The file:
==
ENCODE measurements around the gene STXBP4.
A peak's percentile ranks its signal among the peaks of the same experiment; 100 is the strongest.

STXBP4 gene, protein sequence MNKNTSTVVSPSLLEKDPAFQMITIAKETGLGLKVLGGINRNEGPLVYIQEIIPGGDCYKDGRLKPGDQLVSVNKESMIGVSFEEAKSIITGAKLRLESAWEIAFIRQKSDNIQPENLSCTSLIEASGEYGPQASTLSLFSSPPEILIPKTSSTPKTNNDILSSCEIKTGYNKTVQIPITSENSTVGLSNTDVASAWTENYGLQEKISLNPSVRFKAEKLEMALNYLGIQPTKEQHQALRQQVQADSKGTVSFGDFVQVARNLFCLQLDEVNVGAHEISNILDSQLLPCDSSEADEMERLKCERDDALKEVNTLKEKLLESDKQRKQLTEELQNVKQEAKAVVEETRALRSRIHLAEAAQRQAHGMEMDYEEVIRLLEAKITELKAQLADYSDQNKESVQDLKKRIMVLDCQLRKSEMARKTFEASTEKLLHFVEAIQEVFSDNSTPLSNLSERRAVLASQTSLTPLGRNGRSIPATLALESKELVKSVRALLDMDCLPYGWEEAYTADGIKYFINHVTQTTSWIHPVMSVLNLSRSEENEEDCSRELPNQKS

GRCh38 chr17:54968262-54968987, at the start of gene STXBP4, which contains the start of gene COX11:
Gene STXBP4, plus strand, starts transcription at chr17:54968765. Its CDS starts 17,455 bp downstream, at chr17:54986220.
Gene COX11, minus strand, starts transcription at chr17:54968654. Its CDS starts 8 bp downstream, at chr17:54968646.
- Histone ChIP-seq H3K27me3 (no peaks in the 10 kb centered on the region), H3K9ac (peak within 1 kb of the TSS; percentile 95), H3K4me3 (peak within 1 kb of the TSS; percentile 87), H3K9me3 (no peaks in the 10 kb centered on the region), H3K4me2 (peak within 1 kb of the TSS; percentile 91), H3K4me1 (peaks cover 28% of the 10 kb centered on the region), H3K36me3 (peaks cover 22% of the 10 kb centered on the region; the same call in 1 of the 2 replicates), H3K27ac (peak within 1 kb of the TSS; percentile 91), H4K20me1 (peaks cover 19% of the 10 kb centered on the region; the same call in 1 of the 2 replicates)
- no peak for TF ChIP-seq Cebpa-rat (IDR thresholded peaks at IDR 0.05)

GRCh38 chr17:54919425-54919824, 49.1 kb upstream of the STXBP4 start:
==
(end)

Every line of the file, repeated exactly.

ENCODE measurements around the gene STXBP4.
A peak's percentile ranks its signal among the peaks of the same experiment; 100 is the strongest.

STXBP4 gene, protein sequence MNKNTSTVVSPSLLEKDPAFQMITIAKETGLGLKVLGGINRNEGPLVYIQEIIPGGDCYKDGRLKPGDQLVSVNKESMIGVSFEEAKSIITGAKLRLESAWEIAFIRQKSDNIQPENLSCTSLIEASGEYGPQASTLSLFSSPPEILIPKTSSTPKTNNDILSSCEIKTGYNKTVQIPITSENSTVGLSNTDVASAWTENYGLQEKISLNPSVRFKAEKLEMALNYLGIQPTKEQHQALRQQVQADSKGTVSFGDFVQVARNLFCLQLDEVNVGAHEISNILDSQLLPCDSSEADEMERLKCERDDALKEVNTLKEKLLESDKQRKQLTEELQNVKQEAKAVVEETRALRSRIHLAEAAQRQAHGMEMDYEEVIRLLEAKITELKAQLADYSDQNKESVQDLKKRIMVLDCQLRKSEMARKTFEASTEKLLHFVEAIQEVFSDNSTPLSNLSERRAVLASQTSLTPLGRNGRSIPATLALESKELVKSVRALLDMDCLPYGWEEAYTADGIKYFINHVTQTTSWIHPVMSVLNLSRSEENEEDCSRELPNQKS

GRCh38 chr17:54968262-54968987, at the start of gene STXBP4, which contains the start of gene COX11:
Gene STXBP4, plus strand, starts transcription at chr17:54968765. Its CDS starts 17,455 bp downstream, at chr17:54986220.
Gene COX11, minus strand, starts transcription at chr17:54968654. Its CDS starts 8 bp downstream, at chr17:54968646.
- Histone ChIP-seq H3K27me3 (no peaks in the 10 kb centered on the region), H3K9ac (peak within 1 kb of the TSS; percentile 95), H3K4me3 (peak within 1 kb of the TSS; percentile 87), H3K9me3 (no peaks in the 10 kb centered on the region), H3K4me2 (peak within 1 kb of the TSS; percentile 91), H3K4me1 (peaks cover 28% of the 10 kb centered on the region), H3K36me3 (peaks cover 22% of the 10 kb centered on the region; the same call in 1 of the 2 replicates), H3K27ac (peak within 1 kb of the TSS; percentile 91), H4K20me1 (peaks cover 19% of the 10 kb centered on the region; the same call in 1 of the 2 replicates)
- no peak for TF ChIP-seq Cebpa-rat (IDR thresholded peaks at IDR 0.05)

GRCh38 chr17:54919425-54919824, 49.1 kb upstream of the STXBP4 start: